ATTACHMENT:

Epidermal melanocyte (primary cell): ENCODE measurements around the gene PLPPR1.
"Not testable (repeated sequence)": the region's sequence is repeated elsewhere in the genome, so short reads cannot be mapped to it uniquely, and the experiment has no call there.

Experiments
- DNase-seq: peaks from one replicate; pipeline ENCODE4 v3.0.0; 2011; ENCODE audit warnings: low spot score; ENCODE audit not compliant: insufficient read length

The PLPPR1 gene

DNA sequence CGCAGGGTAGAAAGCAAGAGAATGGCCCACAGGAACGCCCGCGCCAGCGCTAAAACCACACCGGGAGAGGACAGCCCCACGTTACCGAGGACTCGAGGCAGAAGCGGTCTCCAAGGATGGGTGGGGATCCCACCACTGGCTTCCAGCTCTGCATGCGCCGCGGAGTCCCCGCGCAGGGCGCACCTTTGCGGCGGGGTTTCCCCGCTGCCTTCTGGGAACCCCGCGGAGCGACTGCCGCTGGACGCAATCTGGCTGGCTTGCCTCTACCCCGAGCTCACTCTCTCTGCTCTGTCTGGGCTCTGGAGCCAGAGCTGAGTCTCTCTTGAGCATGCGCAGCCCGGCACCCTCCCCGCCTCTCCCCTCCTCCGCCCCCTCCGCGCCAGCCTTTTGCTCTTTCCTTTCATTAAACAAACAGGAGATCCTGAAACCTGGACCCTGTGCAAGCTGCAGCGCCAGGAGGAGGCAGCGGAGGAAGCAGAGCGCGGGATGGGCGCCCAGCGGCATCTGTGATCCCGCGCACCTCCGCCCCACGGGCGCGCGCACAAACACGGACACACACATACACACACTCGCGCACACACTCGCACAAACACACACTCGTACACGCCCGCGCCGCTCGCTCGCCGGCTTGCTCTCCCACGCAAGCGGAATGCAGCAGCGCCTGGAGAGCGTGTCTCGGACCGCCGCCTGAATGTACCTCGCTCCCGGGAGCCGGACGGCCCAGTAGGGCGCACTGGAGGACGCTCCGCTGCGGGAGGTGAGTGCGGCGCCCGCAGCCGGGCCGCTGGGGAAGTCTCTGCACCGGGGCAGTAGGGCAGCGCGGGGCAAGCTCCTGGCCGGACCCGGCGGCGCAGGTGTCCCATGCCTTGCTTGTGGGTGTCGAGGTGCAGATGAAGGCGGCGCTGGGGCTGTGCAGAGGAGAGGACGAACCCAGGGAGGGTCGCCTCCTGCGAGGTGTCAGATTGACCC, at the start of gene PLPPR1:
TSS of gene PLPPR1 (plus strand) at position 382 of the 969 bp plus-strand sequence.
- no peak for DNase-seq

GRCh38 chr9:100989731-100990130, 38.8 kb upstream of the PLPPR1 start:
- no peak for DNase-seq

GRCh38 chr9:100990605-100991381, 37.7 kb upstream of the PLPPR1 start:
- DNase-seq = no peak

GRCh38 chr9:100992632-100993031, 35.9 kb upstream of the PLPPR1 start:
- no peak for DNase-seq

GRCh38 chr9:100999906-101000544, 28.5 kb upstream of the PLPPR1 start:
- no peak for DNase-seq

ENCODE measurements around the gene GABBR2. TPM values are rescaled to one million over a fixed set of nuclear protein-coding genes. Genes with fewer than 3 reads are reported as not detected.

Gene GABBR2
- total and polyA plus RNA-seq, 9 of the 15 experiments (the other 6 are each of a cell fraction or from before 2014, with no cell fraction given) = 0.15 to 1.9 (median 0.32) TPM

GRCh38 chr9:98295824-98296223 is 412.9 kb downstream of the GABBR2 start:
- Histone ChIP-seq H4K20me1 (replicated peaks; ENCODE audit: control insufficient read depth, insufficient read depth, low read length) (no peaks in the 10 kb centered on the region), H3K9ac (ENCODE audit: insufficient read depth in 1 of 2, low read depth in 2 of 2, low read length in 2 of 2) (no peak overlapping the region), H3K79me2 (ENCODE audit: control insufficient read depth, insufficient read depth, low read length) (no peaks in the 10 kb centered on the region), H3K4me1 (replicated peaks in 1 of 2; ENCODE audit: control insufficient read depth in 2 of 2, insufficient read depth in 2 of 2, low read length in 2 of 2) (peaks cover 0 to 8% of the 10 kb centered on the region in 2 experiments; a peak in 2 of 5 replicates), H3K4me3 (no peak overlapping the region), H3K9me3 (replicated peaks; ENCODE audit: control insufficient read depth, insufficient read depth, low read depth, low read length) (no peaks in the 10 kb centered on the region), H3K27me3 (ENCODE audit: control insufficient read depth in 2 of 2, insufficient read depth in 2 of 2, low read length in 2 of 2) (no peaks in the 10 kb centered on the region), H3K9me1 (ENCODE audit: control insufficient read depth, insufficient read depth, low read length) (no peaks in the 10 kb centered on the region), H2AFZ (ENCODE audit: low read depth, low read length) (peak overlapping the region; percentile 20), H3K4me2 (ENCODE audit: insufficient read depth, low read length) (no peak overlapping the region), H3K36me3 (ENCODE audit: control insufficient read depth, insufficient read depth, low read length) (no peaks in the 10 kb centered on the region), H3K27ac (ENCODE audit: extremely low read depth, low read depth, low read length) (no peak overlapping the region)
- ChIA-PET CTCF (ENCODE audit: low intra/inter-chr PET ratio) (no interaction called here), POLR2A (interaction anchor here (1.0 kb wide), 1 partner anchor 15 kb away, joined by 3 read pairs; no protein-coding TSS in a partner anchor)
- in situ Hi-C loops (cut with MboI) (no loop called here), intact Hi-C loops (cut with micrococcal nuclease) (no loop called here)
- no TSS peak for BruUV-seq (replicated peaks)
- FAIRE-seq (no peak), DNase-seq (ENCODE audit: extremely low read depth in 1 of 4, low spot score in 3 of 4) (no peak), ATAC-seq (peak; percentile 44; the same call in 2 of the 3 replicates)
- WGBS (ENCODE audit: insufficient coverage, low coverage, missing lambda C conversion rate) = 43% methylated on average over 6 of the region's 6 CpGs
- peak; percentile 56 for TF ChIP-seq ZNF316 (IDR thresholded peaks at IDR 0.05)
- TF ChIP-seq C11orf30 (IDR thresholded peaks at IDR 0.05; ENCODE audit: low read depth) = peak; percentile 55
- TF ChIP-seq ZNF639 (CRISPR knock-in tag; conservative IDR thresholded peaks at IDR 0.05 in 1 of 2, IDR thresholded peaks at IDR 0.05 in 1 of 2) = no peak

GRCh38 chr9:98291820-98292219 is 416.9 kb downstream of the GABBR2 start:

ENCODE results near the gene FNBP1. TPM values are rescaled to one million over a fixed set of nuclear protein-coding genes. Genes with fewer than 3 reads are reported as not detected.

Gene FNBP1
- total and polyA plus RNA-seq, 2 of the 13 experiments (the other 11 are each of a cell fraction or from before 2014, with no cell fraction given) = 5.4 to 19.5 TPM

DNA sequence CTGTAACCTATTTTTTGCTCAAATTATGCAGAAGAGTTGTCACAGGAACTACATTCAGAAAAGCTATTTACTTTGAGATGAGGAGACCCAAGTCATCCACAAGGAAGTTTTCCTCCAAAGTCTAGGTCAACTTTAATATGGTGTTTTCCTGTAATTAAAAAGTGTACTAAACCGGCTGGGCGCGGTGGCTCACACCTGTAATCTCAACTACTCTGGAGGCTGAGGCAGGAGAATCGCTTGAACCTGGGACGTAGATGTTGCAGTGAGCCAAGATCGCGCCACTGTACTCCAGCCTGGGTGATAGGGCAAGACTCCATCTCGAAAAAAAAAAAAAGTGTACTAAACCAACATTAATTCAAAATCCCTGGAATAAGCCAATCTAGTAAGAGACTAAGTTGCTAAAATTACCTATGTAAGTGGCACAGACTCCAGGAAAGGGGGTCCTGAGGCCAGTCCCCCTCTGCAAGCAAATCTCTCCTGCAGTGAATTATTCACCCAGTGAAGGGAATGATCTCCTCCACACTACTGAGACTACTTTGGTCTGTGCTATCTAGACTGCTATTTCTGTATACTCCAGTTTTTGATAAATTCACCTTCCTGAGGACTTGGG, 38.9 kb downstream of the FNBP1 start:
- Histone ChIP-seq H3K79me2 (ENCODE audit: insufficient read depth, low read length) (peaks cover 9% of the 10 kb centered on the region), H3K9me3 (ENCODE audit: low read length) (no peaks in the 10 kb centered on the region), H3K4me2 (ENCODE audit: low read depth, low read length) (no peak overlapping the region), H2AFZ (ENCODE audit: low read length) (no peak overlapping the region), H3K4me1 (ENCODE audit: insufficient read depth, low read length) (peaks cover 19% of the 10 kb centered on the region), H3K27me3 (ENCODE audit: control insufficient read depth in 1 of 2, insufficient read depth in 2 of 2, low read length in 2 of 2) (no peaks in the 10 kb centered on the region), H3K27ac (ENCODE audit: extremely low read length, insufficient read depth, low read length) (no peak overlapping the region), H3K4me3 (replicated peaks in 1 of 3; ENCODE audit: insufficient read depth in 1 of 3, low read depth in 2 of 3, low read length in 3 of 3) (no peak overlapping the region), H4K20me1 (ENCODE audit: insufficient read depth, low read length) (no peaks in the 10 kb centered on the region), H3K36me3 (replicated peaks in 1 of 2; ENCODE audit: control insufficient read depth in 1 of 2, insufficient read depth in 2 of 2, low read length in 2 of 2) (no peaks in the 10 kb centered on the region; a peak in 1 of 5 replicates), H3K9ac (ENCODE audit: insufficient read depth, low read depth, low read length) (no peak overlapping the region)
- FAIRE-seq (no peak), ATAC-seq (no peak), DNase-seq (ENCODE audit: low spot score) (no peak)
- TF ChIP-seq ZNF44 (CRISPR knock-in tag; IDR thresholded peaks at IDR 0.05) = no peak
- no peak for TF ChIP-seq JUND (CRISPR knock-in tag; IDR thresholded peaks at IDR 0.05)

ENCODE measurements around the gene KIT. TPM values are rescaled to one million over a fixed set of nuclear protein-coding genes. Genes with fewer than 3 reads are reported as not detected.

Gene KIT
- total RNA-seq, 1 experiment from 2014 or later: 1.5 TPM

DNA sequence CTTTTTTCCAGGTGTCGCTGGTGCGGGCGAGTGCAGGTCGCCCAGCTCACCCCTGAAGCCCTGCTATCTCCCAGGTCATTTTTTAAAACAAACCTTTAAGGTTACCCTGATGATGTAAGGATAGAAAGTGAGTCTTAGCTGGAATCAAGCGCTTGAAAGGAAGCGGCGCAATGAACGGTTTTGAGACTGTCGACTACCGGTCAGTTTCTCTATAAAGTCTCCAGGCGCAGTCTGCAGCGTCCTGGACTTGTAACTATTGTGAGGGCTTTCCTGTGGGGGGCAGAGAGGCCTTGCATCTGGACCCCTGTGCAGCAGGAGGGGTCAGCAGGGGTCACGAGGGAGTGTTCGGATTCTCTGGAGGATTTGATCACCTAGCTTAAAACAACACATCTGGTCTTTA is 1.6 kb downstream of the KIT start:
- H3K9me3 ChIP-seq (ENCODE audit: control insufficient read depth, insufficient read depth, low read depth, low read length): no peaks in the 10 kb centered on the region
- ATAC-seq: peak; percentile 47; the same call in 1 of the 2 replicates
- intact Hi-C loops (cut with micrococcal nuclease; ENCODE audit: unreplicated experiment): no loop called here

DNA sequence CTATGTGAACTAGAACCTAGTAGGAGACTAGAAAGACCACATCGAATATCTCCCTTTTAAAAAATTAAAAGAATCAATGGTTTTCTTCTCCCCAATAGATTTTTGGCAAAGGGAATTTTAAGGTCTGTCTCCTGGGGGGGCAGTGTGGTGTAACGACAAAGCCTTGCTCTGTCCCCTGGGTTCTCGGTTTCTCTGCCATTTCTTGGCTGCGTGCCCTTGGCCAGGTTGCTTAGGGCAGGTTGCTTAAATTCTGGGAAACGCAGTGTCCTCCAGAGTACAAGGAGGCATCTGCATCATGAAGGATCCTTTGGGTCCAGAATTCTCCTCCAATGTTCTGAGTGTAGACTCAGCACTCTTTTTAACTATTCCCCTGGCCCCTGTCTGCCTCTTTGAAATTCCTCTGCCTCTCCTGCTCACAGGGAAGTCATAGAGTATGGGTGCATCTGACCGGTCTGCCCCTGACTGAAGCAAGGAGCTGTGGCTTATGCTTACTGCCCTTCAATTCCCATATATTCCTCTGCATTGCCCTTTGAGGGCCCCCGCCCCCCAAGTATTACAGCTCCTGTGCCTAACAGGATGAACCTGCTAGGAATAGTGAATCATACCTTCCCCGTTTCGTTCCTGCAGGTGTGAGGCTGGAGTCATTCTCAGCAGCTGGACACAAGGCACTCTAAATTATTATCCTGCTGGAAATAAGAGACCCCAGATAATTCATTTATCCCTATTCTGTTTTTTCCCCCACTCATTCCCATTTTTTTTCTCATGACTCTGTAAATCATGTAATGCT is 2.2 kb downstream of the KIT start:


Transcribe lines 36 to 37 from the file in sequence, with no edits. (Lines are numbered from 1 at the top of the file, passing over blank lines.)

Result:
- FAIRE-seq (no peak), ATAC-seq (no peak), DNase-seq (ENCODE audit: low spot score) (no peak)
- TF ChIP-seq ZNF44 (CRISPR knock-in tag; IDR thresholded peaks at IDR 0.05) = no peak